Changing Perceptions of Our Streets

I found a good example of model language for a community wide vision for complete streets from Change Lab Solutions, “law and policy innovation for the common good”.   We are in the public comment phase now for the Albuquerque Bernalillo County Comprehensive Planning and Zoning update process.  Now is a good time to chime in.  Here’s an example of what kinds of changes citizens can ask for pertaining to the way we structure our city going forward:

Transportation Vision Statement: The community of Albuquerque envisions a transportation system that encourages healthy, active living, promotes transportation options and independent mobility, increases community safety and access to healthy food, reduces environmental impact, mitigates climate change, and supports greater social interaction and community identity by providing safe and convenient travel along and across streets through a comprehensive, integrated transportation network for pedestrians, bicyclists, public transportation riders and drivers, push scooters and skateboarders, and people of all ages and abilities, including children, youth, families, older adults, and individuals with disabilities.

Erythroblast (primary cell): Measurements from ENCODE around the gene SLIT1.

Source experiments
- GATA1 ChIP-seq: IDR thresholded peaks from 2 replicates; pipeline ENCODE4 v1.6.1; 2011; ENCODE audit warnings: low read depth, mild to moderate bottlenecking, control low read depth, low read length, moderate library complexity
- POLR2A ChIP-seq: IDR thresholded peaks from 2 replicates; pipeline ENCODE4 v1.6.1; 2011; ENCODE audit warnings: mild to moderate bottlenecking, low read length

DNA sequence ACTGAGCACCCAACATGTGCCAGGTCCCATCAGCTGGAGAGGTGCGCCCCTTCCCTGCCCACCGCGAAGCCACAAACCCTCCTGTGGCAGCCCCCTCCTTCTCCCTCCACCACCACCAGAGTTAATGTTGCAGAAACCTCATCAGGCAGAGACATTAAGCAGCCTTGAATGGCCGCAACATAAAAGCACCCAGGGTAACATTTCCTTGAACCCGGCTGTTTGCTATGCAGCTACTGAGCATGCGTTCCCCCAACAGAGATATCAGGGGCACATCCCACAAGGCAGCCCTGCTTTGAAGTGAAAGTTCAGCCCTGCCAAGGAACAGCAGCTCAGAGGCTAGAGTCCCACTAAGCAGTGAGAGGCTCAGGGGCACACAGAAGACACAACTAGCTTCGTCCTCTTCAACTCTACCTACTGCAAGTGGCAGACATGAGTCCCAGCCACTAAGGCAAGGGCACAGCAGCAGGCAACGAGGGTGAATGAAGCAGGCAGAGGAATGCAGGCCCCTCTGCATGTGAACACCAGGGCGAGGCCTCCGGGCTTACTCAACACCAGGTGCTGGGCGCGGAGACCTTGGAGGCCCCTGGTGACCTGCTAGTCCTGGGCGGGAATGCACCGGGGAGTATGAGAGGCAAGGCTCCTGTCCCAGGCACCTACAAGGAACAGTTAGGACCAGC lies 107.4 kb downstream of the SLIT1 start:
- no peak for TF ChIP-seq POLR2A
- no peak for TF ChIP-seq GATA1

The technical know how for designing complete streets is here.  We know how to empower the movement of people beyond private automobiles.  Here’s a good example of how we do that at a detailed level, from intersection design to lane widths and signal timing:
http://www.ite.org/css/online/DWUT10.html

We do that, we might be able to improve healthspan, a concept that combines longevity with quality of life.  Doug Seals is doing a talk at CU, Boulder on healthspan.   My work focuses on this intersection of health, transportation, and the opportunities to make improvements.  Supporting health in the environment and people is a mutual goal that takes care of our greatest economic assets, a healthy planet and a healthy happy empowered humankind.

piñon stand

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